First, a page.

4 Reasons Why Teenagers Procrastinate

Just as Justin Bieber is famous for singing like a girl, teenagers are famous for procrastinating.  Hold on one second-I know you might have found that opening line funny, but it was a pretty cheap, easy way to start this post.  Let me try again.

Benjamin Franklin once said something like ‘never do tomorrow what you can do today’, which, in the 21st century, means ‘don’t procrastinate’.  Wait-that wasn’t very funny, and what’s up with B-Frank? I mean, Ted already mentioned him here, and I don’t think any other philosophers have been mentioned on this blog.  I’d better fix that: Karl Marx, Thomas Hobbes, John Locke.  Good to get that off my chest.

You know what?  I’m just going to start.  You’ve already read two introductions, and those are my way of procrastinating.  I find intros easier to write the actual posts.  In case you haven’t already figured out what my topic is, I am now going to examine procrastination.  Actually, if you hadn’t already figured out what my topic is, I suggest you seek help (but you can always do that tomorrow; I suggest reading this today).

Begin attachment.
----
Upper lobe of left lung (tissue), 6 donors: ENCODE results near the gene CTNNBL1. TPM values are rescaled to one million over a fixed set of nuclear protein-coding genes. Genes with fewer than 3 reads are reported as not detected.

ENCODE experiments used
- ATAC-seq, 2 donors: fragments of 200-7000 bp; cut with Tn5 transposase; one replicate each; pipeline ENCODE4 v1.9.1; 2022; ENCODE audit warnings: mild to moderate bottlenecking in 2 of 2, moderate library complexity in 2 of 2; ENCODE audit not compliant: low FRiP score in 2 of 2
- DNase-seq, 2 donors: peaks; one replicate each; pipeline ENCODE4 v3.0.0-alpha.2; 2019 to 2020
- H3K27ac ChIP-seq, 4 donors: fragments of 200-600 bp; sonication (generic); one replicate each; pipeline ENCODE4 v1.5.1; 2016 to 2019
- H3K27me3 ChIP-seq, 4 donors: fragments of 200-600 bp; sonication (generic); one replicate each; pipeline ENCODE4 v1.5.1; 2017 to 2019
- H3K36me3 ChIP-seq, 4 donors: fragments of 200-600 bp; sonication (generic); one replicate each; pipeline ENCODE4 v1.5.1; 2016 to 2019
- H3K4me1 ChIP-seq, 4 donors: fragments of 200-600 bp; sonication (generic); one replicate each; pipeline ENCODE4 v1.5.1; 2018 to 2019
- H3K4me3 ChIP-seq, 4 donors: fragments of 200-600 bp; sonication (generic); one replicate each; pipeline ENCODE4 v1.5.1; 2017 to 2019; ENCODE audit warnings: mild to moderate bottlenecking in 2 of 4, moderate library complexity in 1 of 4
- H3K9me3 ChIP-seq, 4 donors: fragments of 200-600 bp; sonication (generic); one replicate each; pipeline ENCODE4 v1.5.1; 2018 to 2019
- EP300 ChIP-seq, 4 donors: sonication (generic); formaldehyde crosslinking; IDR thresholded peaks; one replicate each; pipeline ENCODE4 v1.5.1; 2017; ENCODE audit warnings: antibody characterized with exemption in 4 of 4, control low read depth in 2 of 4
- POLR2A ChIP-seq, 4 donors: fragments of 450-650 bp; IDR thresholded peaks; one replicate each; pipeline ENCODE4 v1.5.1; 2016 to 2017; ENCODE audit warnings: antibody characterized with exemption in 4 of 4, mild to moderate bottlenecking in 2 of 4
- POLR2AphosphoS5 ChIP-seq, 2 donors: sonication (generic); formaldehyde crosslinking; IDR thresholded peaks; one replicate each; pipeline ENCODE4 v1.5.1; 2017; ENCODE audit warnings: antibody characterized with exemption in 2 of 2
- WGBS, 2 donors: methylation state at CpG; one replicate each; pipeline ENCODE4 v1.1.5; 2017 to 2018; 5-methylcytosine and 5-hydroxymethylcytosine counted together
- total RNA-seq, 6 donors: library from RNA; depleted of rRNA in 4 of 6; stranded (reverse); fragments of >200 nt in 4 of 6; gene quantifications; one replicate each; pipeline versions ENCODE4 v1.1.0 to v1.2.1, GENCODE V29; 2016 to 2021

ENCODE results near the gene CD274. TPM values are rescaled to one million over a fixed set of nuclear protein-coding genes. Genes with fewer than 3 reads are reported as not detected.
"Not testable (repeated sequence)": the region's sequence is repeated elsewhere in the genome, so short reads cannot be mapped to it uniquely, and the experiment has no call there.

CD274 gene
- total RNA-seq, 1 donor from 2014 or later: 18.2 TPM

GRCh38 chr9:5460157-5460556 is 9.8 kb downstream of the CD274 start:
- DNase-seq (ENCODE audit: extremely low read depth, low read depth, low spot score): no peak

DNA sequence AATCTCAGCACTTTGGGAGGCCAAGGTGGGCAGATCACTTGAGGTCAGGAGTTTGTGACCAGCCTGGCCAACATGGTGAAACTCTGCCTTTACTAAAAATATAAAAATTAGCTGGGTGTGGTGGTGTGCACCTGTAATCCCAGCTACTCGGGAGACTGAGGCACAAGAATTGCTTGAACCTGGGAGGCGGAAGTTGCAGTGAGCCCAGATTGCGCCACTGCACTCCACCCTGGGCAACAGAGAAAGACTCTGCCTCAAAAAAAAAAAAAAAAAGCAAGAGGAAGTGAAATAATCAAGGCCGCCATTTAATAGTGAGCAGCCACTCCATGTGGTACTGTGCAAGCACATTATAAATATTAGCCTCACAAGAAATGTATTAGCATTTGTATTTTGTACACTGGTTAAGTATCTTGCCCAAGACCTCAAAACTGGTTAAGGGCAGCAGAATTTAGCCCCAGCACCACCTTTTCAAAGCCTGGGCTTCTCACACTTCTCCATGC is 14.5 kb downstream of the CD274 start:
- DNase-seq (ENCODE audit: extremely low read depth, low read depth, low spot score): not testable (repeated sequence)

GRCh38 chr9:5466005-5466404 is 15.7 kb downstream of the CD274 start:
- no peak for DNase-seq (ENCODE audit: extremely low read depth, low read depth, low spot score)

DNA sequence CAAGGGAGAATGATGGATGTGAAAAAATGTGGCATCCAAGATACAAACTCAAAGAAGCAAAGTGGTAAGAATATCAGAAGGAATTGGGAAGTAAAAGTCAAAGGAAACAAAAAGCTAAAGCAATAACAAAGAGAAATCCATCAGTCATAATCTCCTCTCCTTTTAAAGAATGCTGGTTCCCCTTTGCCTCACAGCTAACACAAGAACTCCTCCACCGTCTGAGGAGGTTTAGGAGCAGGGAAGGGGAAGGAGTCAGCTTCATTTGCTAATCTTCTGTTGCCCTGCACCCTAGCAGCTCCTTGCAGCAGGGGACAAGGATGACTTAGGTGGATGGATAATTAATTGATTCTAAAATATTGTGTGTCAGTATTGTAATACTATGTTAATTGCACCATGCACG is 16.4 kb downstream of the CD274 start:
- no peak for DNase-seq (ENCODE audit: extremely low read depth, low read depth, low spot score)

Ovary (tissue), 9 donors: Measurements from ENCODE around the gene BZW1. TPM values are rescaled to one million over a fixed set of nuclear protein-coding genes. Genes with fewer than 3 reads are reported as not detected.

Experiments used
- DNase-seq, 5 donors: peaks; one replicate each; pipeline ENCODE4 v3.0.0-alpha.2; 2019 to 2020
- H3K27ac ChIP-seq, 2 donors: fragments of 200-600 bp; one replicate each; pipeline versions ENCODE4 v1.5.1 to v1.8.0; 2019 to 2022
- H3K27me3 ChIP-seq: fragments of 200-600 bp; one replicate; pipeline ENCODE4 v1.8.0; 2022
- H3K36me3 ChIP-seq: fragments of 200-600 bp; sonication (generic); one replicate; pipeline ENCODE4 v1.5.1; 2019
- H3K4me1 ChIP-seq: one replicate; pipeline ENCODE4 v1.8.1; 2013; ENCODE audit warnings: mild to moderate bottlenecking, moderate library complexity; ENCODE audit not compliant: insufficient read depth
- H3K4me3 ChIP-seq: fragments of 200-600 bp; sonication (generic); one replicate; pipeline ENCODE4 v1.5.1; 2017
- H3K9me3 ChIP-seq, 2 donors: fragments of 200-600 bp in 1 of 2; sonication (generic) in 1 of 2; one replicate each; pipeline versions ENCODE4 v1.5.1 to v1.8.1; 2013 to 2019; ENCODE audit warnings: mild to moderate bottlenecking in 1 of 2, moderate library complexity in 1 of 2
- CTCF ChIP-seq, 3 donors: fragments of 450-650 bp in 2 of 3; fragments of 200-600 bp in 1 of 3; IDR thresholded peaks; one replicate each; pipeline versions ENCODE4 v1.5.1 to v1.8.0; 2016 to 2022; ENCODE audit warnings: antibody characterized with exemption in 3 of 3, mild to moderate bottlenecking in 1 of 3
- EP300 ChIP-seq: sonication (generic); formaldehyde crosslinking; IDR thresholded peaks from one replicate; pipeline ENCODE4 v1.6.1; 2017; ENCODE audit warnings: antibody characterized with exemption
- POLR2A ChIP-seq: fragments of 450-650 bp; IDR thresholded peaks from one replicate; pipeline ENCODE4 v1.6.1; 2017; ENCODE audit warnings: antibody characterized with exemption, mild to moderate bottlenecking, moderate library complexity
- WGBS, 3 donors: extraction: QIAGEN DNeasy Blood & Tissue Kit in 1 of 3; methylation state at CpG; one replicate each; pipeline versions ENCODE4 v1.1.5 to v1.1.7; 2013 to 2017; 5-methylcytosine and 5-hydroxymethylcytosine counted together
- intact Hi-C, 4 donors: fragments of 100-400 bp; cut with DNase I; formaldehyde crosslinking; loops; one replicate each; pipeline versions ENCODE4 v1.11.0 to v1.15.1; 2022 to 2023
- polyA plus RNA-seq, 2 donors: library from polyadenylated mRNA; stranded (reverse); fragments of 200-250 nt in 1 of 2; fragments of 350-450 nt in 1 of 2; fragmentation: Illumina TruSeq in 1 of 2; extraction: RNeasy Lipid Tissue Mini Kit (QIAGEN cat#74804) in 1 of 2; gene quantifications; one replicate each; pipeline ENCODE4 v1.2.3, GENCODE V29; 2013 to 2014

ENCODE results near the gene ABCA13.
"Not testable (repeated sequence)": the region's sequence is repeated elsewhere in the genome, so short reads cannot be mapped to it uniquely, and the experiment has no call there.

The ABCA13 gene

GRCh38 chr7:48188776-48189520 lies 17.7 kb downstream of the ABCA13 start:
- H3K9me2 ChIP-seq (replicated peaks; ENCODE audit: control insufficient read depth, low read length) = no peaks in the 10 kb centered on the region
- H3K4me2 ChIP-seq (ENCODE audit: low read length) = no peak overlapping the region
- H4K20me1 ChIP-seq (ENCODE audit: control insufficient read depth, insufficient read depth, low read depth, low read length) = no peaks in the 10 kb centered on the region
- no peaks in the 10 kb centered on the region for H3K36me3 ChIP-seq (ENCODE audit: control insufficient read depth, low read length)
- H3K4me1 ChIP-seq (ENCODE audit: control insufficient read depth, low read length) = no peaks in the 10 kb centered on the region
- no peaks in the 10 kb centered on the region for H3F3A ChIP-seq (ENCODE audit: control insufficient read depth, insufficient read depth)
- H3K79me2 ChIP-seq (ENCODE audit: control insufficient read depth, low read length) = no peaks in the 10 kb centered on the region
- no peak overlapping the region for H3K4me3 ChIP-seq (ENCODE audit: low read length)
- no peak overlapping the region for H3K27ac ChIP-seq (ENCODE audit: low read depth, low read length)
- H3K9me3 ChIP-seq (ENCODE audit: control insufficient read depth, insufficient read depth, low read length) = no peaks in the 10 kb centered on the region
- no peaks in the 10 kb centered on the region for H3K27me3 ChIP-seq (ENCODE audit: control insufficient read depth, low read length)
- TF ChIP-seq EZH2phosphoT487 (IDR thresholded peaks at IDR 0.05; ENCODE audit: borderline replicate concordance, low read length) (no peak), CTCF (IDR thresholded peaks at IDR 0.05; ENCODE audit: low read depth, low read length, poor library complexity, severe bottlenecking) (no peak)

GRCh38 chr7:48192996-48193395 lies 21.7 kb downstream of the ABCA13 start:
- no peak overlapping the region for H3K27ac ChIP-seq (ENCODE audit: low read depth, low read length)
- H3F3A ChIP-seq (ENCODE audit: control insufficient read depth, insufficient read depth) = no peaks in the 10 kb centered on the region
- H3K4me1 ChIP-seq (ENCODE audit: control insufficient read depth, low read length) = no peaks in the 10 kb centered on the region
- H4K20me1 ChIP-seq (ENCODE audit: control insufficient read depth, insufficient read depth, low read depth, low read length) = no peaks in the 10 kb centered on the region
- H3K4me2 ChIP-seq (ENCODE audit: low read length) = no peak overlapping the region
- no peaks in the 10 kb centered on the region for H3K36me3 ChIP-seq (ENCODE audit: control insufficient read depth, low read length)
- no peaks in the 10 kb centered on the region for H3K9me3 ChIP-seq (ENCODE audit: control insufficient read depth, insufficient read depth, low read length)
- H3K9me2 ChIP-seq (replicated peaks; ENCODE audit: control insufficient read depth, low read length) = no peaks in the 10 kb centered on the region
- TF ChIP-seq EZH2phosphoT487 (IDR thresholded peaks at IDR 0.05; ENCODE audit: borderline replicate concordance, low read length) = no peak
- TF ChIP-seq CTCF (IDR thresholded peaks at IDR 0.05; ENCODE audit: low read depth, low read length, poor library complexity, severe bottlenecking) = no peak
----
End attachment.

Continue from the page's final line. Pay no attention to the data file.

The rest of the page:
Teenagers are infamous for a lot of things.  Being a teenager gives me quite a reputation to live up to.  In fact, I don’t know if I can be as horrible-I mean, as wonderful-as people expect me to be.  One of those well known attributes is pure, wide-eyed innocence-that is, for young toddlers ages 2-6 (I hope you weren’t surprised for any reason.  I always knew toddlers to be this way, except when I was a toddler).  For teenagers-I’d just like to pause and mention that this paragraph is now turning into my fourth introductory paragraph-a strongly defined attribute is procrastination.  Why? See for yourself:

#1-Shattering Consequences

As a Teen, I am fully aware that the world could end on December 21, 2012; even if it doesn’t, I won’t be doing my homework until the 22nd.  While this may seem far off, you need to realize how many similar events could occur.  Apparently, the world also will end in March 11th of this year due to aliens, according to the Battle: Los Angeles movie.